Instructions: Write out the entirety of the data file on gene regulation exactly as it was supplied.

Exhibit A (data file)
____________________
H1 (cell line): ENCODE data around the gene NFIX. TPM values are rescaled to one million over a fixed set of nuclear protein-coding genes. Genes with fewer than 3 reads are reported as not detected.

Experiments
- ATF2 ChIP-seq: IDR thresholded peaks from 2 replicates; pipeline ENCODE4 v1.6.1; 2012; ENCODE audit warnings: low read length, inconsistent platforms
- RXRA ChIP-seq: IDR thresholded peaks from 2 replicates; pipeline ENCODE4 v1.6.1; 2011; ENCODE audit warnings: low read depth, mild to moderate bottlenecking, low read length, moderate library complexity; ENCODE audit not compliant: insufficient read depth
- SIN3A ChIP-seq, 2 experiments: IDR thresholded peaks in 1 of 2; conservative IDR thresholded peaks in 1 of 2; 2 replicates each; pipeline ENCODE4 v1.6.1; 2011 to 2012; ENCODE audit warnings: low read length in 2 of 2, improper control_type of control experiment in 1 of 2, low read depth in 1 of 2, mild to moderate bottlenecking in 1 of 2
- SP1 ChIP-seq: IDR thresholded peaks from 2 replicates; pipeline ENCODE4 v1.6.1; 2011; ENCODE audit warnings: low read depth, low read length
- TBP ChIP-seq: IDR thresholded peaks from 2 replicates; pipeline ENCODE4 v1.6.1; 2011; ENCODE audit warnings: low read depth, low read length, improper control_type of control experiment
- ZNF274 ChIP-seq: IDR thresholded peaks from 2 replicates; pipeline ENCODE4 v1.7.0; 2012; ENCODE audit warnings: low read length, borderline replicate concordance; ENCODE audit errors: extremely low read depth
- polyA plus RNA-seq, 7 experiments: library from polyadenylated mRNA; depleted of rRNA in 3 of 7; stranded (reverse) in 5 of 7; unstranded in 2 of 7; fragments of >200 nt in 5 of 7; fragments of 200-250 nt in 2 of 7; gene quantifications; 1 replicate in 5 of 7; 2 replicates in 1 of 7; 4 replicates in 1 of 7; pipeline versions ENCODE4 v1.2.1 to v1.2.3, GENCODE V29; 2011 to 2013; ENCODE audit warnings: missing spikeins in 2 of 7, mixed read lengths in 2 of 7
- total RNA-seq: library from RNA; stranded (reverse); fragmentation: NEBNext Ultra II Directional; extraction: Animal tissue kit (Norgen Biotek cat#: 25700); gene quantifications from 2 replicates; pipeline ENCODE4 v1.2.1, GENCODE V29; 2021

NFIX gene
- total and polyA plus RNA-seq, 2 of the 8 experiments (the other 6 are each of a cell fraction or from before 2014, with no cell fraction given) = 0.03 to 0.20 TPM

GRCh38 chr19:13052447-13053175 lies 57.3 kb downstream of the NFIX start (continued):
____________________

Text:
H1 (cell line): ENCODE data around the gene NFIX. TPM values are rescaled to one million over a fixed set of nuclear protein-coding genes. Genes with fewer than 3 reads are reported as not detected.

Experiments
- ATF2 ChIP-seq: IDR thresholded peaks from 2 replicates; pipeline ENCODE4 v1.6.1; 2012; ENCODE audit warnings: low read length, inconsistent platforms
- RXRA ChIP-seq: IDR thresholded peaks from 2 replicates; pipeline ENCODE4 v1.6.1; 2011; ENCODE audit warnings: low read depth, mild to moderate bottlenecking, low read length, moderate library complexity; ENCODE audit not compliant: insufficient read depth
- SIN3A ChIP-seq, 2 experiments: IDR thresholded peaks in 1 of 2; conservative IDR thresholded peaks in 1 of 2; 2 replicates each; pipeline ENCODE4 v1.6.1; 2011 to 2012; ENCODE audit warnings: low read length in 2 of 2, improper control_type of control experiment in 1 of 2, low read depth in 1 of 2, mild to moderate bottlenecking in 1 of 2
- SP1 ChIP-seq: IDR thresholded peaks from 2 replicates; pipeline ENCODE4 v1.6.1; 2011; ENCODE audit warnings: low read depth, low read length
- TBP ChIP-seq: IDR thresholded peaks from 2 replicates; pipeline ENCODE4 v1.6.1; 2011; ENCODE audit warnings: low read depth, low read length, improper control_type of control experiment
- ZNF274 ChIP-seq: IDR thresholded peaks from 2 replicates; pipeline ENCODE4 v1.7.0; 2012; ENCODE audit warnings: low read length, borderline replicate concordance; ENCODE audit errors: extremely low read depth
- polyA plus RNA-seq, 7 experiments: library from polyadenylated mRNA; depleted of rRNA in 3 of 7; stranded (reverse) in 5 of 7; unstranded in 2 of 7; fragments of >200 nt in 5 of 7; fragments of 200-250 nt in 2 of 7; gene quantifications; 1 replicate in 5 of 7; 2 replicates in 1 of 7; 4 replicates in 1 of 7; pipeline versions ENCODE4 v1.2.1 to v1.2.3, GENCODE V29; 2011 to 2013; ENCODE audit warnings: missing spikeins in 2 of 7, mixed read lengths in 2 of 7
- total RNA-seq: library from RNA; stranded (reverse); fragmentation: NEBNext Ultra II Directional; extraction: Animal tissue kit (Norgen Biotek cat#: 25700); gene quantifications from 2 replicates; pipeline ENCODE4 v1.2.1, GENCODE V29; 2021

NFIX gene
- total and polyA plus RNA-seq, 2 of the 8 experiments (the other 6 are each of a cell fraction or from before 2014, with no cell fraction given) = 0.03 to 0.20 TPM

GRCh38 chr19:13052447-13053175 lies 57.3 kb downstream of the NFIX start (continued):